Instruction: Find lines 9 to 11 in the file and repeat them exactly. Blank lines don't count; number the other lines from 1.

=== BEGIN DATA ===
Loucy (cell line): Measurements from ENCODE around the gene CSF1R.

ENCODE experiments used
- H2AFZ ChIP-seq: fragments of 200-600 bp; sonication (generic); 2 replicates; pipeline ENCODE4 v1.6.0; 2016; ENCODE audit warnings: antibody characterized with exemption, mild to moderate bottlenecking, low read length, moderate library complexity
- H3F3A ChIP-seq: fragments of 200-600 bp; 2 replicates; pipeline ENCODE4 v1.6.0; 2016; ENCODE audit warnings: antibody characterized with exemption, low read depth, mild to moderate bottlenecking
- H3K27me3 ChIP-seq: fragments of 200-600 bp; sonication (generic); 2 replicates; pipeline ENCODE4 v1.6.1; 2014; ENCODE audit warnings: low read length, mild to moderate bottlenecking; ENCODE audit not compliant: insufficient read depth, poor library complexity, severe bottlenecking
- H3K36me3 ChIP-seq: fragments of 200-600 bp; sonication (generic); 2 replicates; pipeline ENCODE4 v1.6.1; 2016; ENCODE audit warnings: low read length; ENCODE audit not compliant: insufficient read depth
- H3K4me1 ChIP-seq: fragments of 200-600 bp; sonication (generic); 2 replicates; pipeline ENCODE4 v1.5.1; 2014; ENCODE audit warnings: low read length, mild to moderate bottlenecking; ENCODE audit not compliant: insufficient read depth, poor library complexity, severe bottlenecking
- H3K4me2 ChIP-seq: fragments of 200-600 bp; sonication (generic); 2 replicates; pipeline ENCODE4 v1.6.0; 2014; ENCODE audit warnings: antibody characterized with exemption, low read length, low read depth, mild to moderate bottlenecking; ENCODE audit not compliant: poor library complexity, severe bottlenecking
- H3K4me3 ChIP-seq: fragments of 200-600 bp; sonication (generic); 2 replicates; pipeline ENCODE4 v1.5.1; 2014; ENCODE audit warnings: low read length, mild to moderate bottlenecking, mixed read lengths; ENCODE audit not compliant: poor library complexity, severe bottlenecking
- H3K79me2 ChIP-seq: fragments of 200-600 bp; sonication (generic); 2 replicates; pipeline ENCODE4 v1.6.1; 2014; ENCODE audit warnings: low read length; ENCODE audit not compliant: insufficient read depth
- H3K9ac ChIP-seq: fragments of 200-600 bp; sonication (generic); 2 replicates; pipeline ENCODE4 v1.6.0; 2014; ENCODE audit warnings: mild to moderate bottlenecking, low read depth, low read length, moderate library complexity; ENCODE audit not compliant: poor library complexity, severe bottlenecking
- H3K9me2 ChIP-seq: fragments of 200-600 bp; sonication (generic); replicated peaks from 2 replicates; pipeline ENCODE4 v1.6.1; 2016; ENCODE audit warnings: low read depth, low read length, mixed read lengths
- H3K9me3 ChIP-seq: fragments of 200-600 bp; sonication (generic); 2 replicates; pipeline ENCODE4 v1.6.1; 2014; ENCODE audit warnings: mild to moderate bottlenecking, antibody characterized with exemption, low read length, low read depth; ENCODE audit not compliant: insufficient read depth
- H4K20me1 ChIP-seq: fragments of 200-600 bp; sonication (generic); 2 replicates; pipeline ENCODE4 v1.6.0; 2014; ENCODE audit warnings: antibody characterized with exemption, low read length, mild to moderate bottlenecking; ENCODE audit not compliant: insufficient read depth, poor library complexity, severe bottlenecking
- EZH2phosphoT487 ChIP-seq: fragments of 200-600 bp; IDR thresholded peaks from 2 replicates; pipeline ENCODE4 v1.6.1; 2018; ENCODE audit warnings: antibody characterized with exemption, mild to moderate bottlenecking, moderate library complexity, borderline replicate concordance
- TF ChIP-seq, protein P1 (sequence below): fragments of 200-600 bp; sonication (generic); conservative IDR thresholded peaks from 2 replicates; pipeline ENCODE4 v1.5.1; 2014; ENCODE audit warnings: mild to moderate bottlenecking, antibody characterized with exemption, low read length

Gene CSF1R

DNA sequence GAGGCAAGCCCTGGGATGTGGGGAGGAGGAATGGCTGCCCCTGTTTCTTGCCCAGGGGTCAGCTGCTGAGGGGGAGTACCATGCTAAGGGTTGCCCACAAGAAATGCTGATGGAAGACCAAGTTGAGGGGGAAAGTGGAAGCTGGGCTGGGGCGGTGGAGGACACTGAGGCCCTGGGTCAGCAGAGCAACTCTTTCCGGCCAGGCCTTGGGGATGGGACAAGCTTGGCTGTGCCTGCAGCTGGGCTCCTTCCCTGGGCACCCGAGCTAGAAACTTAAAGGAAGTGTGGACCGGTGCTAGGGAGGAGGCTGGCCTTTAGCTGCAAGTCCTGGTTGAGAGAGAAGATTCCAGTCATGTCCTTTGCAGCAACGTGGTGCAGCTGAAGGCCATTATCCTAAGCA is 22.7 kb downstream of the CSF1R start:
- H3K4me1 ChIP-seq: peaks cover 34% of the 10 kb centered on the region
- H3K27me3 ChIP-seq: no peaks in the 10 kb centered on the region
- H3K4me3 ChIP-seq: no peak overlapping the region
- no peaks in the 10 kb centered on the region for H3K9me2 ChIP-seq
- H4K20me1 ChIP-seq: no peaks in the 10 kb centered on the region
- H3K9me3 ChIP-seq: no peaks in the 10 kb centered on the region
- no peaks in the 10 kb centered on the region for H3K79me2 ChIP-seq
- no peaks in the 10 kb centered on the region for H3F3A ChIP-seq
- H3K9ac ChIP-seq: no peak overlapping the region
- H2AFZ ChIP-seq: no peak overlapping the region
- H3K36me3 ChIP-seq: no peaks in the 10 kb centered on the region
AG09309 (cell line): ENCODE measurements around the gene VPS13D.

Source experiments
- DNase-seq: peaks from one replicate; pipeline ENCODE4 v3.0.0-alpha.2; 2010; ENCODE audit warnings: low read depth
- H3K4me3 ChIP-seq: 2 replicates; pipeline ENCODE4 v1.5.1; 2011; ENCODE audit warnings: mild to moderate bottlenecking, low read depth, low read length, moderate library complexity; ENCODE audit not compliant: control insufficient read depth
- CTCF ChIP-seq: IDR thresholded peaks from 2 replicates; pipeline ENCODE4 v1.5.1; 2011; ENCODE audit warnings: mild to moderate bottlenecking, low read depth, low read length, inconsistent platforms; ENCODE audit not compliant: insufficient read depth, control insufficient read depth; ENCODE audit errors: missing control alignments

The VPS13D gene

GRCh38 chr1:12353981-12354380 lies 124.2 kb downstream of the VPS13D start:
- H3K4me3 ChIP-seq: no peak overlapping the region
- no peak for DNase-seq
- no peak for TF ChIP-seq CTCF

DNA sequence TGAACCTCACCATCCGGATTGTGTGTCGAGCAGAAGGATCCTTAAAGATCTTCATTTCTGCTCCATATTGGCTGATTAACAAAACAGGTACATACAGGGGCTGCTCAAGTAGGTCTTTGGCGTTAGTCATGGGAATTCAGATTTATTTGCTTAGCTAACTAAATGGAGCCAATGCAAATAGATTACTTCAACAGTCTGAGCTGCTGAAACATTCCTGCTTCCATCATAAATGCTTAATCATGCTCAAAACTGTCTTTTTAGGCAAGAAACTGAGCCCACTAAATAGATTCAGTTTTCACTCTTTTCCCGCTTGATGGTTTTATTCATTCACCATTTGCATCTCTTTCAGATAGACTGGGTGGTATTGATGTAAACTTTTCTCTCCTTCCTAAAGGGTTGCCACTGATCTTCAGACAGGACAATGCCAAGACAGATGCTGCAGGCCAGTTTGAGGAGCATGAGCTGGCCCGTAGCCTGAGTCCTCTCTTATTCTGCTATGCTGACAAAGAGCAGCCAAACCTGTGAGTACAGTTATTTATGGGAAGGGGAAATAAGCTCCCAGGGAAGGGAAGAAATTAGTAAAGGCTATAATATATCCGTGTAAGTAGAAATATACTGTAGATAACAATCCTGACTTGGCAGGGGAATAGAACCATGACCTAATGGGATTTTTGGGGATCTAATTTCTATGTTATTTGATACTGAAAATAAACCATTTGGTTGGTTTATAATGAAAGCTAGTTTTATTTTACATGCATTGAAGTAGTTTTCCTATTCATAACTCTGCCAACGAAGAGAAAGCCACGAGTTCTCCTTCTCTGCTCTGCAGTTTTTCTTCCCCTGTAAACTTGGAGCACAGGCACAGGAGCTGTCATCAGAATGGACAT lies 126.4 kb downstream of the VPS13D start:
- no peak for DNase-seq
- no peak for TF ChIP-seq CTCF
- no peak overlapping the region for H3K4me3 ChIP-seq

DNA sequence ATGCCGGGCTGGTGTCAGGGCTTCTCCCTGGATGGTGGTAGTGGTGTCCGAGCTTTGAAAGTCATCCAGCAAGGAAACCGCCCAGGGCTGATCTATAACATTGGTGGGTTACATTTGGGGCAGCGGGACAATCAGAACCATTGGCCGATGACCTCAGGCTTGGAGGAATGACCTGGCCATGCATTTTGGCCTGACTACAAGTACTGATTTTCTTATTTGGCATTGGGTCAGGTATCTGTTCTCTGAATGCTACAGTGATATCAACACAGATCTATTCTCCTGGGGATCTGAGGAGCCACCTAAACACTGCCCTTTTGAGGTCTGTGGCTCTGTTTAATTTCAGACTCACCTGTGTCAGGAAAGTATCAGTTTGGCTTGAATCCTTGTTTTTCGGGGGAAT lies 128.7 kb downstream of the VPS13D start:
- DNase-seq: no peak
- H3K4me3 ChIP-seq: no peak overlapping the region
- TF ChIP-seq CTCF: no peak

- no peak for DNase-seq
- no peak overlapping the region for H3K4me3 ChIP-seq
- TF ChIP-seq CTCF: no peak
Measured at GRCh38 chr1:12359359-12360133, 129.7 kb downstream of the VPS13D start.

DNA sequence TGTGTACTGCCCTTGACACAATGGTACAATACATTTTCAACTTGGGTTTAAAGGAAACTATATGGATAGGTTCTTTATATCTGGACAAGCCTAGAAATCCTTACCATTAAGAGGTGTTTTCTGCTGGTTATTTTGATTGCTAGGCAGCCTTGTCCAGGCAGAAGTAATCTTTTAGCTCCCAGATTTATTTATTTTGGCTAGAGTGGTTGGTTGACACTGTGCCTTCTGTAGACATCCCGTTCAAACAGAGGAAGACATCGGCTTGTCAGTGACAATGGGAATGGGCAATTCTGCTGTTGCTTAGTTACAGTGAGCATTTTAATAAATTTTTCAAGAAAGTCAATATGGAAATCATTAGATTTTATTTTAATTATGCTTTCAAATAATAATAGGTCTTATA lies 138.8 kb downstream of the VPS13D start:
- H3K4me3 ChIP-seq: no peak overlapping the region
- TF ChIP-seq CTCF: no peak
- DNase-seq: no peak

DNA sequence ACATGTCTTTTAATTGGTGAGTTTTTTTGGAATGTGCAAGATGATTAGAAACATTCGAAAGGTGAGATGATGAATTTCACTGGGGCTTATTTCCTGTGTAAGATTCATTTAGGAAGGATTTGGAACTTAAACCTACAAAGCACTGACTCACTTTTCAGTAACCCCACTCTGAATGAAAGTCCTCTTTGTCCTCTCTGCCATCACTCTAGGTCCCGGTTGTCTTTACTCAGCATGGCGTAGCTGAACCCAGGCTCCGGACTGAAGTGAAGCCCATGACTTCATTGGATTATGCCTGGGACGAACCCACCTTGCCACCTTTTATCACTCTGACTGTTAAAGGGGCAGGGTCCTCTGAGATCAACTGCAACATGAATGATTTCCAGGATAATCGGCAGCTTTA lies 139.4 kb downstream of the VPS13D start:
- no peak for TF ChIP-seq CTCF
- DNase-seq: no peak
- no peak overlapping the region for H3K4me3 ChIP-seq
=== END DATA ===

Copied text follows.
- H3K4me3 ChIP-seq: fragments of 200-600 bp; sonication (generic); 2 replicates; pipeline ENCODE4 v1.5.1; 2014; ENCODE audit warnings: low read length, mild to moderate bottlenecking, mixed read lengths; ENCODE audit not compliant: poor library complexity, severe bottlenecking
- H3K79me2 ChIP-seq: fragments of 200-600 bp; sonication (generic); 2 replicates; pipeline ENCODE4 v1.6.1; 2014; ENCODE audit warnings: low read length; ENCODE audit not compliant: insufficient read depth
- H3K9ac ChIP-seq: fragments of 200-600 bp; sonication (generic); 2 replicates; pipeline ENCODE4 v1.6.0; 2014; ENCODE audit warnings: mild to moderate bottlenecking, low read depth, low read length, moderate library complexity; ENCODE audit not compliant: poor library complexity, severe bottlenecking